Like any solid tribe, close nit communities believe that, “it takes a village to raise a child.” Two African American siblings Ralph and Jay grew up only eleven months apart in a solid village (neighborhood). But at a very young age older brother Ralph knew that something was very different about his little brother Jay. He wouldn’t take baths with him anymore and would pull at his private parts and say that he wanted to take them off. Things that a child should have no knowledge of. In the years to come Ralph begins to realize that Jay doesn’t feel like he is a little boy but rather a little girl. So, like any good big brother he supports him in wanted to change. He plays as look out so that Jay can play dress up the way he wants to, in his mother’s closet. Jay is now Jasmine and hiding who she is because she knows her parents would not support her. Her village will not welcome her in with open arms, but her big brother Ralph already has. As the story continues Ralph shares the evolution of Jasmine and how he supports her every step of the way all the way to her reveal. Standing at the top of the stairs, Jasmine dressed in a beautiful summer dress, is ready to show her village who she is. She takes Ralph’s hand and makes her way downstairs. It is in the next five minutes that she was yelled at by her father, the house cleared of all of the neighbors and Jasmine is told she can either be a boy and get “fixed” of this phase in her life, or she has to leave. That night Jasmine decided to leave…and Ralph packs his bag and leaves with her. This story is one of love and acceptance with the realization that we all have a village of love and support, we just have to find them.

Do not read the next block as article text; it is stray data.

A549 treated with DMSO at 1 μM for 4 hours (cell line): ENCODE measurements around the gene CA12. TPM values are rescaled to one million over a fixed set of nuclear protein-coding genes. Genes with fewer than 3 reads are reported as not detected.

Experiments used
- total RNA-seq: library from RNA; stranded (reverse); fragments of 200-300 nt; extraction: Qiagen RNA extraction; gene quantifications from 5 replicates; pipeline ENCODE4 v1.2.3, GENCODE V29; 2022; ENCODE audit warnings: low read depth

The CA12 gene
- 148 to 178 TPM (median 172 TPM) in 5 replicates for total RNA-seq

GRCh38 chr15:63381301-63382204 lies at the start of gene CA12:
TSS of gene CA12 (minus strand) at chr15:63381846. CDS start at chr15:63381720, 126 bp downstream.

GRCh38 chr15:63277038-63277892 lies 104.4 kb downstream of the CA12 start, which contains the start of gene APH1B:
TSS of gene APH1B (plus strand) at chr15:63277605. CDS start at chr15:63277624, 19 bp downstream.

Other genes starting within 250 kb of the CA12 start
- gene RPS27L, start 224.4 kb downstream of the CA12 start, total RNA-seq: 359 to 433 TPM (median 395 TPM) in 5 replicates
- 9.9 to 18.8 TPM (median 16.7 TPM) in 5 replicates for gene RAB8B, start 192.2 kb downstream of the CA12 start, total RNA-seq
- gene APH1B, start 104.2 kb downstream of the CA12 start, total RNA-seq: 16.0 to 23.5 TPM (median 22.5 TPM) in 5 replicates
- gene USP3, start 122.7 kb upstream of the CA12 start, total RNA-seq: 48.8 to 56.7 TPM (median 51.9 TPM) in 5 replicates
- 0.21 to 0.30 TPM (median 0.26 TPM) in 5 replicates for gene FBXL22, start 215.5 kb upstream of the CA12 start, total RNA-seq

***Performer needs to be African American but could be any gender, the writer gives permission to adjust as needed.
Be Your Own Village
Dolls and military men. Trucks and Barbie’s pink convertible. Dresses and suits with vests, suspenders and patent leather shoes. Love story movies and war movies. These are the things that made me and my little brother Jay different. It’ll all make sense just give me some time to get there but I promise I’ll get there I just- it’s a hard story to tell. Or maybe it’s that it’s a hard story to relive as I’m telling it but when something sits on your heart and has for years you can’t just shout it out, not all the time, and not this, not me, not a black boy in a black community where acceptance isn’t…accepted.